THRESHOLD has seen landlords in Cork asking tenants for non-refundable deposits of €200, saying that it will increase their chances of getting a lease.
Niall Horgan of Threshold in Cork said that the practice is motivated either by profiteering or discrimination, and that existing legislation on deposit protection would need to be amended or expanded to cover it.
Speaking after initial reports pointed to the practice happening in Dublin, Mr Horgan said Cork is seeing it too.
"It's quite a new development, and quite a worrying one," he said.
He said that landlords were either trying to discriminate against tenants who would not be able to afford such a charge or make money based on the demand for housing.
"If 50 people turn up to view a house and are all asked for €200, that's a lot of money in the hands of the landlords, where the only recourse to get it back is the courts. It's landlords praying on people who are desperate," he said.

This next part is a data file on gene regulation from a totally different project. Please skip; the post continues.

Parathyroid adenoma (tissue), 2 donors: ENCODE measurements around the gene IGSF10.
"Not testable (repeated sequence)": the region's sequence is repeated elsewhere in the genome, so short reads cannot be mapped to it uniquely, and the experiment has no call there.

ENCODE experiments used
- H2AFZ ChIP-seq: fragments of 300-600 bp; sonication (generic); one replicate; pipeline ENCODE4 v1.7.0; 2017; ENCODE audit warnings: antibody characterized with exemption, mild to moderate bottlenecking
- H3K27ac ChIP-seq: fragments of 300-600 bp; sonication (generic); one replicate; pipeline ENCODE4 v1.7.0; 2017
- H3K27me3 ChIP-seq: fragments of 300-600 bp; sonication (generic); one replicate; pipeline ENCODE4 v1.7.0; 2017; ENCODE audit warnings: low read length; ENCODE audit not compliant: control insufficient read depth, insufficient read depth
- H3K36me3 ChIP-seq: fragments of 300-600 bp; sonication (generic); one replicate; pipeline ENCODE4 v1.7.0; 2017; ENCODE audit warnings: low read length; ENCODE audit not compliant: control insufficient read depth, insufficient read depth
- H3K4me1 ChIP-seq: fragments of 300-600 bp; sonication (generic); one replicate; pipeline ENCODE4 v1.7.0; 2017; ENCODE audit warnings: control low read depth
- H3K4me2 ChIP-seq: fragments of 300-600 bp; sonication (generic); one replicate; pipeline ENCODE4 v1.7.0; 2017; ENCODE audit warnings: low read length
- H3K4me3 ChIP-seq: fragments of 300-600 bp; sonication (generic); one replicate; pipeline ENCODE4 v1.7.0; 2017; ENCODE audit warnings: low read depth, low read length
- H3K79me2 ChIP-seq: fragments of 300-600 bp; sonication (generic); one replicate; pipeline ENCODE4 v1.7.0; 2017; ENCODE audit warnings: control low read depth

Cork North Central TD for Solidarity Mick Barry said that his party would support legislation to make the practice illegal.
"This practice may not be illegal yet but it's certainly immoral. In effect, potential tenants are being asked to hand over sums roughly equal to week's pay just to be considered for a tenancy. The housing crisis created by government inaction is being exploited here to inflict highway robbery on people in need of accommodation," he said.
Mr Barry encouraged anyone who has been asked to pay such a deposit to contact him and he will pursue it.
Mr Horgan advised people not to cooperate with potential landlords who asked for money in this way, as it is unlikely that they would get it back if they did not secure the tenancy.